Finally, you have to consider the risks involved with any cloud provider, and more importantly, learn how to avoid risk. The top two risk-factors with any cloud provider (in addition to security, which we’ve already covered) are regulations and SLAs. Regulatory and legal risks of moving things (systems, data, etc.) to the cloud are among the most overlooked ones, and yet can be the most expensive ones to remedy in the future.

What legislation do I need to be aware of given this provider?

When choosing a cloud provider, it is fundamental to look at where your workloads and data are going to reside, and understand which laws and regulations may apply (or not). Some countries expressly forbid their citizens’ private data from leaving national soil, while other countries may have laws in place that, if leveraged against your cloud provider, may force them to disclose information that actually belongs to you. Getting familiar with legislation is a must for any company looking to move sensitive data to a cloud environment.

What kind of SLA and compensation does this provider offer?

Service Level Agreements (SLAs) represent the other side of the risk issue. SLAs are in place in order to protect you in case your cloud provider fails to deliver on one (or more) of its promises. While most SLAs are related only to availability – how often, if ever, you are going to have problems accessing your resources – some also take into account the replication and backing-up of data, as well as other factors. Most cloud SLAs aren’t really straightforward, and most providers will differ in terms of what is covered, what is the availability level, what kind of compensation is provided, and so on. Understanding the details of your SLA may seem like a boring task, but it’s a necessary one.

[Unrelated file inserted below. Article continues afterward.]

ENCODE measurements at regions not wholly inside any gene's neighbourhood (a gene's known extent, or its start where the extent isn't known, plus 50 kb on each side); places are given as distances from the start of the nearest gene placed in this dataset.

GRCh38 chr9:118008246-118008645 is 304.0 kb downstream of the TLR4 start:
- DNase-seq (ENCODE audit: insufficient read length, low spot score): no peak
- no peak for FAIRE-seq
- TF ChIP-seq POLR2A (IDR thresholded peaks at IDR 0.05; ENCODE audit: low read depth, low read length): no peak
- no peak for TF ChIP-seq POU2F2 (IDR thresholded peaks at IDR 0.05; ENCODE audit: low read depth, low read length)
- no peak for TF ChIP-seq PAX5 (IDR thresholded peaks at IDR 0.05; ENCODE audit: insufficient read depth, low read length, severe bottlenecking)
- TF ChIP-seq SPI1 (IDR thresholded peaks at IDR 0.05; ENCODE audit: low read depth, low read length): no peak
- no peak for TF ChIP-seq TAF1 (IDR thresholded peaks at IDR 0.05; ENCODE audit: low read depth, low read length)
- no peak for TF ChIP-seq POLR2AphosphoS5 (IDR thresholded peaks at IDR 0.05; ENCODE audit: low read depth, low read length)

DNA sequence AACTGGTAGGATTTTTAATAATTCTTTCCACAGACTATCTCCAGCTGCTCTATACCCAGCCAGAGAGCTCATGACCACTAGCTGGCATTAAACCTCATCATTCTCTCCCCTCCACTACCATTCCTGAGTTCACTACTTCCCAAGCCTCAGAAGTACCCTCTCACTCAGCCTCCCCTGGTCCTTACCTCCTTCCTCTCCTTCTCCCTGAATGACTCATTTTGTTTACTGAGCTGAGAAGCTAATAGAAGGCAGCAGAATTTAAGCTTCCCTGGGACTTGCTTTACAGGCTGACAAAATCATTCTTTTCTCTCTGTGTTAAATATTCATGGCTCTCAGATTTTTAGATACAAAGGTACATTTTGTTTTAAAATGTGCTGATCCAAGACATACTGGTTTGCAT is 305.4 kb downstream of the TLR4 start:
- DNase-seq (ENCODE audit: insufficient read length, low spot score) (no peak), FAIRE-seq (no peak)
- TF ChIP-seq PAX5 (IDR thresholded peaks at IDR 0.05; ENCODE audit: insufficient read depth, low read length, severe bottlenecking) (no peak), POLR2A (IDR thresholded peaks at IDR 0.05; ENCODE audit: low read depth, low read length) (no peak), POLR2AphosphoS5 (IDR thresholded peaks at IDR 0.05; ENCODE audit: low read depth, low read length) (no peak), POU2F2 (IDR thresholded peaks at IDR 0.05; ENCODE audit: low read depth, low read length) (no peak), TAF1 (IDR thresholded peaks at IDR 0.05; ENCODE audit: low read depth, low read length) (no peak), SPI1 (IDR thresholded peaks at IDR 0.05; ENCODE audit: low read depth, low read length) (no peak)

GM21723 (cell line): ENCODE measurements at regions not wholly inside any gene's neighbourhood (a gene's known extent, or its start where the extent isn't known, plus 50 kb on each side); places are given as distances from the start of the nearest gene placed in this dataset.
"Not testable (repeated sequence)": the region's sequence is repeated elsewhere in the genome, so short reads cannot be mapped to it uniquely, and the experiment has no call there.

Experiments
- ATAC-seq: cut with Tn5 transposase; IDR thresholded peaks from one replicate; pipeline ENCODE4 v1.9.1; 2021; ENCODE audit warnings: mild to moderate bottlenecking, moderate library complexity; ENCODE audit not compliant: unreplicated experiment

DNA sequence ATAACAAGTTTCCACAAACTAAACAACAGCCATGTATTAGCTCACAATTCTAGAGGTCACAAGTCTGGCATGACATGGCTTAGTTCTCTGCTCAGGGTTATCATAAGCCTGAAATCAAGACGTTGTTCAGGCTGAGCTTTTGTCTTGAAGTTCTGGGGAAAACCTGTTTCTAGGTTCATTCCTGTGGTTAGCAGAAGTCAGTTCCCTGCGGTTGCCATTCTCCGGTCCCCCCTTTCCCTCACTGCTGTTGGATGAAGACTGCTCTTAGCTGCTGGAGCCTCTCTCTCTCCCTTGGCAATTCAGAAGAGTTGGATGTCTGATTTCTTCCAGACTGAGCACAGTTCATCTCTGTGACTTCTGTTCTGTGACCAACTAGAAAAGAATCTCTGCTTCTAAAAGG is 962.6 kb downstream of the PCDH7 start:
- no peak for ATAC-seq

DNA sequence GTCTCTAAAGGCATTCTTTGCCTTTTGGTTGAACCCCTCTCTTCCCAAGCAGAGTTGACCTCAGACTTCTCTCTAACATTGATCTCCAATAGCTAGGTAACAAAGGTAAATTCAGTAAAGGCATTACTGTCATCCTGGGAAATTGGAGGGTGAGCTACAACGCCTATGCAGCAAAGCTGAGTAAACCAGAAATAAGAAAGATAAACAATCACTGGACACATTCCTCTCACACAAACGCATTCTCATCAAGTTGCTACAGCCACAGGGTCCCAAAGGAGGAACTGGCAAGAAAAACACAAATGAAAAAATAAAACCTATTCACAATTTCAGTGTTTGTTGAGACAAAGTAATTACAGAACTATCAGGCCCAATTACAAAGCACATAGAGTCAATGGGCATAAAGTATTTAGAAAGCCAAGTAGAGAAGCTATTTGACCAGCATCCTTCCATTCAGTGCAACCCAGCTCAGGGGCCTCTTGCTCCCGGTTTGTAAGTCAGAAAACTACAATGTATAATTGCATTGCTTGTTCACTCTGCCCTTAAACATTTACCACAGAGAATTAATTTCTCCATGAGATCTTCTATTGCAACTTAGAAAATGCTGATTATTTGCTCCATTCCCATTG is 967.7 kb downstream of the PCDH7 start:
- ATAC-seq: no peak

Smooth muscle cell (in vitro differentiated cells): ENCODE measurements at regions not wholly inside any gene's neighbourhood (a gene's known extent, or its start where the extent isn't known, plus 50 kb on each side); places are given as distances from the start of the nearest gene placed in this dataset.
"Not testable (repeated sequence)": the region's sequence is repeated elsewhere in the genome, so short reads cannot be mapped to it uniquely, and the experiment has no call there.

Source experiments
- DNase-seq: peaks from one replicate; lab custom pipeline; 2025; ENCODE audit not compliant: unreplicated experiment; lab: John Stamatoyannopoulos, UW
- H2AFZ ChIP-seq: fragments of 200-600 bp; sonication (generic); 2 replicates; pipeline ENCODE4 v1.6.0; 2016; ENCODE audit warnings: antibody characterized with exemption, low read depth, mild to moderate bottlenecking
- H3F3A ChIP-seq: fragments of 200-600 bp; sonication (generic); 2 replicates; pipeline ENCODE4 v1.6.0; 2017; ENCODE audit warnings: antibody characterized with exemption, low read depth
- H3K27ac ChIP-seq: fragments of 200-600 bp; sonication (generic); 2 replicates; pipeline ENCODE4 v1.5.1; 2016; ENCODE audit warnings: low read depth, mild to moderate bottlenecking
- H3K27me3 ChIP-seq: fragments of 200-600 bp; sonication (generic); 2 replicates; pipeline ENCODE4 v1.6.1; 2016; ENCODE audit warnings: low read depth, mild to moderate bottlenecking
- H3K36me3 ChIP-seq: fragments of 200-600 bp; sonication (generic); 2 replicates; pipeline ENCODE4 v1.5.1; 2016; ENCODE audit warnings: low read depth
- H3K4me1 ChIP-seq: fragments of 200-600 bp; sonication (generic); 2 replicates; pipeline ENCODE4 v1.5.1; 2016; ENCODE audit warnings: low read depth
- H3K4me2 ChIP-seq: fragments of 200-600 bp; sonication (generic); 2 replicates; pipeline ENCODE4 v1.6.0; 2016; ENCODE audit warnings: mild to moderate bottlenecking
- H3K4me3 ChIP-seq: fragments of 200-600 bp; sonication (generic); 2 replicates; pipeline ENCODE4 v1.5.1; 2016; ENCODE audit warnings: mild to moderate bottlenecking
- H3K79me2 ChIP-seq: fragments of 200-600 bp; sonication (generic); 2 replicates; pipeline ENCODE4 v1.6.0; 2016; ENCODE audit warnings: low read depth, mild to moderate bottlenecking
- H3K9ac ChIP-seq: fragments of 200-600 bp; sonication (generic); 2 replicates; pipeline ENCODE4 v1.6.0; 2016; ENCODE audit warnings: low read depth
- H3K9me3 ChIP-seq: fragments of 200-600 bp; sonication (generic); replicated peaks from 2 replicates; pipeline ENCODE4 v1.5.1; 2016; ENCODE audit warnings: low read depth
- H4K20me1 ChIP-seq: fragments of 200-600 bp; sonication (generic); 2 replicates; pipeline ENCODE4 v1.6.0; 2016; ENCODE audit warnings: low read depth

Going back over these four key points, we can summarize the things to keep in mind about cloud providers in the following set of questions / issues:


  • What security certificates does the provider currently have? Which ones is he trying to achieve?
  • What is the provider’s client list? Who are its most security-minded clients?


  • How simple is it to move stuff (workloads, data, etc.) into and out of the provider’s cloud?
  • What is the provider’s vision for the future? What is its roadmap and evolution plans?


  • What is the provider’s cost structure? How does it charge for different resources?
  • How does the billing cycle work? What are my payment options?


  • What legislation do I need to be aware of given this provider?
  • What kind of SLA and compensation does this provider offer?

Answering these questions will not only allow you to better understand potential cloud providers, but also provides a basic framework with which to compare them against each other and evaluate which one can provide the best service for your company. Once again, if there are elements you think I’ve forgotten or overlooked, please share on the comments.